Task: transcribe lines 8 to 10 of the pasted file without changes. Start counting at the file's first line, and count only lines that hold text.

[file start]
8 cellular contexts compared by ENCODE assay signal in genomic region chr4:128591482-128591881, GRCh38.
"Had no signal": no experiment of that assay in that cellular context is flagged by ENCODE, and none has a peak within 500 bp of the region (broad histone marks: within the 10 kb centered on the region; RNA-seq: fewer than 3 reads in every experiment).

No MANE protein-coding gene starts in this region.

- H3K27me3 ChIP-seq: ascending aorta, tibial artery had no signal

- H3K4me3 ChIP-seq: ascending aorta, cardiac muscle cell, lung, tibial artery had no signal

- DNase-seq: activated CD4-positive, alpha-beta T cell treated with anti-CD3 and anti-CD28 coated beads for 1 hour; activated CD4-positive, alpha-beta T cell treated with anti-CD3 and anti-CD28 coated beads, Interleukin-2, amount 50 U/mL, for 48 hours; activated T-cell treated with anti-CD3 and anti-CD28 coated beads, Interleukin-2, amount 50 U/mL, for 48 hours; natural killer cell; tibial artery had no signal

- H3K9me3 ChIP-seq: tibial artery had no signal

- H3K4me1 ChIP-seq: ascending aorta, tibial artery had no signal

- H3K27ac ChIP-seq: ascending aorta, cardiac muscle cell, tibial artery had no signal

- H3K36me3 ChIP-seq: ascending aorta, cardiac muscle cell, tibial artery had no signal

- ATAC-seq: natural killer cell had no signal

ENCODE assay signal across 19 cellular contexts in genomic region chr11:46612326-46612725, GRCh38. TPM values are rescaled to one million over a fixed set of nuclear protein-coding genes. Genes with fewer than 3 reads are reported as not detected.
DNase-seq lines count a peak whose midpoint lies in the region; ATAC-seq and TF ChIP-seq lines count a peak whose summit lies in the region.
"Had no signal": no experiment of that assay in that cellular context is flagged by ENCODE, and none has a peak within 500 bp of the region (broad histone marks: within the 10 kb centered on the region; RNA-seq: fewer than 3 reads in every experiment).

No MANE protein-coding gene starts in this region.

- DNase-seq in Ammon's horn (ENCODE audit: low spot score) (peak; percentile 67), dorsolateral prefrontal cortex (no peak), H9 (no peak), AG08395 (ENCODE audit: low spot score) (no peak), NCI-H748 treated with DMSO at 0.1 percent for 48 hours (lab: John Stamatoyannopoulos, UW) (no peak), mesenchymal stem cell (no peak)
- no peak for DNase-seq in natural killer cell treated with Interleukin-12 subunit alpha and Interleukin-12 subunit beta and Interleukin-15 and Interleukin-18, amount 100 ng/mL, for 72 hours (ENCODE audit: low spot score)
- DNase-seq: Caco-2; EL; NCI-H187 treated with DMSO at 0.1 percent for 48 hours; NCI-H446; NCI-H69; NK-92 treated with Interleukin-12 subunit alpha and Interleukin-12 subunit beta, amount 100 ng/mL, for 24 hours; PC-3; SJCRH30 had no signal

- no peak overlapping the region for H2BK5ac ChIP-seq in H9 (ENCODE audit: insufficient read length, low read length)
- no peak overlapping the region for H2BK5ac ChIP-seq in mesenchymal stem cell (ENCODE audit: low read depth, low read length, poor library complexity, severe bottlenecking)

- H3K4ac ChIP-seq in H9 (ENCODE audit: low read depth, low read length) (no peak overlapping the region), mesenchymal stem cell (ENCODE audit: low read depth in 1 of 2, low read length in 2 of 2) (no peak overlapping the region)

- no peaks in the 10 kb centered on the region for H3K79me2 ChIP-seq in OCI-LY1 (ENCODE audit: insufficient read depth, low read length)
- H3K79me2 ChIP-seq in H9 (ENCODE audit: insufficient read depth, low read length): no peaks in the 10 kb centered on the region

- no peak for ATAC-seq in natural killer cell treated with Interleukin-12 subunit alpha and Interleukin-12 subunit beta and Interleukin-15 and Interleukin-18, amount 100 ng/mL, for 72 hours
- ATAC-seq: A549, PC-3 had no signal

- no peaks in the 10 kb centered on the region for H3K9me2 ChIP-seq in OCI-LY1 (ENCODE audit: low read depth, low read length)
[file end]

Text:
- H3K4me1 ChIP-seq: ascending aorta, tibial artery had no signal

- H3K27ac ChIP-seq: ascending aorta, cardiac muscle cell, tibial artery had no signal

- H3K36me3 ChIP-seq: ascending aorta, cardiac muscle cell, tibial artery had no signal